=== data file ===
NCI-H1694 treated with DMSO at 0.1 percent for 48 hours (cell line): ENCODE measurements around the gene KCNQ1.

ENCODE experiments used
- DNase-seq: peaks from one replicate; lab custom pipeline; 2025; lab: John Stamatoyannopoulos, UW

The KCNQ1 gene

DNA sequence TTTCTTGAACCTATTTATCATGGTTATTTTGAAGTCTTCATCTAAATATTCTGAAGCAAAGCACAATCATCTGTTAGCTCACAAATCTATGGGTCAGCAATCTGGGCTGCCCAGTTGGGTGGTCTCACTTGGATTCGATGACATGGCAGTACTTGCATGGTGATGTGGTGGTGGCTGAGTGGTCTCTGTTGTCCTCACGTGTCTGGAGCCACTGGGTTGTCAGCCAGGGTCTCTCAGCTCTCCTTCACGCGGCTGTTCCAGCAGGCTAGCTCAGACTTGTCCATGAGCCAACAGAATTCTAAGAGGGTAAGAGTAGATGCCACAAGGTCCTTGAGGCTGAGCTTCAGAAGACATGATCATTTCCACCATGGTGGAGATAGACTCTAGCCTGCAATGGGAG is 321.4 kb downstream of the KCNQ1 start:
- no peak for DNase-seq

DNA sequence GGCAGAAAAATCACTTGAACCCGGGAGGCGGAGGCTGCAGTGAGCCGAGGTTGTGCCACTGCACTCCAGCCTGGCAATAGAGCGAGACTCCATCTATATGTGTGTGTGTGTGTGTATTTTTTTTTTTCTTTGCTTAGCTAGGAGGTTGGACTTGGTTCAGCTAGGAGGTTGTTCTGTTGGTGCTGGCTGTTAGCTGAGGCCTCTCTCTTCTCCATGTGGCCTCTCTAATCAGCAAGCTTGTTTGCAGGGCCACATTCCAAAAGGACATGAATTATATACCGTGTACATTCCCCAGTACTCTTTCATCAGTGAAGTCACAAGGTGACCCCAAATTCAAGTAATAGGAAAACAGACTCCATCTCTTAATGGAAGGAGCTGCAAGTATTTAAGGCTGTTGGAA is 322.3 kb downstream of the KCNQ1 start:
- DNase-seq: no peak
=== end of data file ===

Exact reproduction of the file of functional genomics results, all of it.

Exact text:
NCI-H1694 treated with DMSO at 0.1 percent for 48 hours (cell line): ENCODE measurements around the gene KCNQ1.

ENCODE experiments used
- DNase-seq: peaks from one replicate; lab custom pipeline; 2025; lab: John Stamatoyannopoulos, UW

The KCNQ1 gene

DNA sequence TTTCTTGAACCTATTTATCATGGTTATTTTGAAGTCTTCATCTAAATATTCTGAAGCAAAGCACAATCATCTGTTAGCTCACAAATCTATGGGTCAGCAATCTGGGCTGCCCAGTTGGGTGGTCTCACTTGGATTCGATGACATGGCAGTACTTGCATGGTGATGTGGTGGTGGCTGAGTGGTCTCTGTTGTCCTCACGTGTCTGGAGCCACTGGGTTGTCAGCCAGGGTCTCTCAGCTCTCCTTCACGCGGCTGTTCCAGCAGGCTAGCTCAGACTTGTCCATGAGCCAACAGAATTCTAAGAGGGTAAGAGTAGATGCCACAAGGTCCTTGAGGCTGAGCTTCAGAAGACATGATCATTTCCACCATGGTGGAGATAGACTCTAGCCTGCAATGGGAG is 321.4 kb downstream of the KCNQ1 start:
- no peak for DNase-seq

DNA sequence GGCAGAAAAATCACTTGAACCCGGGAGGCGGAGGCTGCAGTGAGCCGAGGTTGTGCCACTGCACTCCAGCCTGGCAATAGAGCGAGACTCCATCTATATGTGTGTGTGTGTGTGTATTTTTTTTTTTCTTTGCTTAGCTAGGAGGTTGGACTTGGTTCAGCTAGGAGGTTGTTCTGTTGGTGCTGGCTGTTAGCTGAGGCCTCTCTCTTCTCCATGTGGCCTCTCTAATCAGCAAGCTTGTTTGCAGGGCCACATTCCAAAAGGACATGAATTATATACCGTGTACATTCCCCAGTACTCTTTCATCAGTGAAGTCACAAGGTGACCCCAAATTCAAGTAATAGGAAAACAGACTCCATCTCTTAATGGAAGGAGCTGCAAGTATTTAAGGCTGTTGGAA is 322.3 kb downstream of the KCNQ1 start:
- DNase-seq: no peak